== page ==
I am sure this topic is not new to many of us. Then you might ask why am I writing this article? Good question. The answer is simple. The more one learns about compounding; the more one realises the power of it. Why should we understand the power of compounding? Well, I am assuming most of us want to retire with financial independence and for that this is the critical thing to know.

So let's crunch some numbers, shall we?

Case A

Let us say Mr Cosmo Kramer is a salaried professional (pun intended). And he starts saving from the age of 25. Kramer manages to save Rs 60,000 (5000 per month) every year towards his retirement fund. He keeps reinvesting all his interests earned into the fund. If Kramer retires at the age of 60, at a growth rate of 8% per annum his fund would have grown to approximately 1.21 crores

Total amount invested = Rs 60000 per year X 35 years =21 lakhs

Net worth = 1.21 crores

Case B

Now let's say Kramer was a bit of a spendthrift until the age of 35 and later only he realised that he needs to save for his retirement. So he starts investing the same amount of Rs 60000 every year (5000 every month) in the same fund with the same 8% growth rate per annum. When he retires at the age of 60 his fund would have grown to approximately 52 lakhs.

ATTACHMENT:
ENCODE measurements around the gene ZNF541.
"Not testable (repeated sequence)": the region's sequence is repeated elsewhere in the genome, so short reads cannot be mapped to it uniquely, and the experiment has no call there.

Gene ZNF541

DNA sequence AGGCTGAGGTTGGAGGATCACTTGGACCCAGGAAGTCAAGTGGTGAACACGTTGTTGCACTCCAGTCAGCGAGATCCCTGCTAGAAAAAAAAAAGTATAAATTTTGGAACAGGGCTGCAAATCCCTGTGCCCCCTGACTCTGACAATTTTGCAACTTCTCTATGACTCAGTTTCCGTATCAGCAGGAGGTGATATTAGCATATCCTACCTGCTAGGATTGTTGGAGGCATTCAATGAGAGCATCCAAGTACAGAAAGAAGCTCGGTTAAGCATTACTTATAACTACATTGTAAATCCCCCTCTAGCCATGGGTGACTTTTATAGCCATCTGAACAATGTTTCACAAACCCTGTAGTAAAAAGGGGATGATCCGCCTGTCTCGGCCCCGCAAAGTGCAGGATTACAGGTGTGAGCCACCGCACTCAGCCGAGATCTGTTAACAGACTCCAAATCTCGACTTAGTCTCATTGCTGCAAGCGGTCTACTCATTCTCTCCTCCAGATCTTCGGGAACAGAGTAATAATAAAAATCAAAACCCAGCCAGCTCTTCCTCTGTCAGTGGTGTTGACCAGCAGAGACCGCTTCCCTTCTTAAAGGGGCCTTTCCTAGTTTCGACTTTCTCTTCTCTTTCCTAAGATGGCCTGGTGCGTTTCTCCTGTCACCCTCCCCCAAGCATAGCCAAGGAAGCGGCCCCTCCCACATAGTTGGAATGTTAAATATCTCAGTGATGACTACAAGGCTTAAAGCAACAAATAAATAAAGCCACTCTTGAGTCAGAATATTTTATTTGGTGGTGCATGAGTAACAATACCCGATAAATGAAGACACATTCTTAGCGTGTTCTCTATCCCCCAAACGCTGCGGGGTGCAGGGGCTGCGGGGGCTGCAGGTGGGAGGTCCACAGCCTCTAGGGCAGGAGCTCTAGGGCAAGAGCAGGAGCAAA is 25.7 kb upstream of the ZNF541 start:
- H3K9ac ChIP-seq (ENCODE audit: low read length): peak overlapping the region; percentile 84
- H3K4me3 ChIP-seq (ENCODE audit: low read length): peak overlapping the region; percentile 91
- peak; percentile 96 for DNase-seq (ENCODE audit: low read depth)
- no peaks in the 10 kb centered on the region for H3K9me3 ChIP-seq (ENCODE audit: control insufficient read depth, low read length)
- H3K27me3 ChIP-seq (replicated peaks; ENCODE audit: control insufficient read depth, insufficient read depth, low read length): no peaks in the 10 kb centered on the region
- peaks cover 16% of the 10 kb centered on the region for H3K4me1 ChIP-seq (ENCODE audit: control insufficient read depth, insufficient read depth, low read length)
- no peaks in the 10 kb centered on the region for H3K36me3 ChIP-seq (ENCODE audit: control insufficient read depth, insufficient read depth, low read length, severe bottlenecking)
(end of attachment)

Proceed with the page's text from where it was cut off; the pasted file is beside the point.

Total amount invested = Rs 60000 per year X 25 years = 15 lakhs

Net worth = 52 lakhs

So far what can we infer?

If Kramer had started investing from the age of 25 rather than at the age of 35, he would have invested six lakhs more (60000 x 10 years) and would have gained 50 lakhs more as returns.

Case C

Imagine now that Kramer started saving Rs 60000 per year when he was 25 years old and continued to do so until the age of 50. After 50 he didn't invest any additional amount every year. But he just sat tight on his fund. Then, at the age of 60, his fund would have grown to 1.1 crores.

Now compare case C and case B. In both these cases, Kramer saves Rs 60000 per year for 25 years. Therefore his total investment in both cases is Rs 15 Lakhs. But in case C his fund grew to 1.1 crores whereas in case B his fund grew to only 52 lakhs.

When it comes to the compounding of wealth it is always better to remember that the interest earned earns interest.

PS: I have kept returns rate as 8% through out my analysis.

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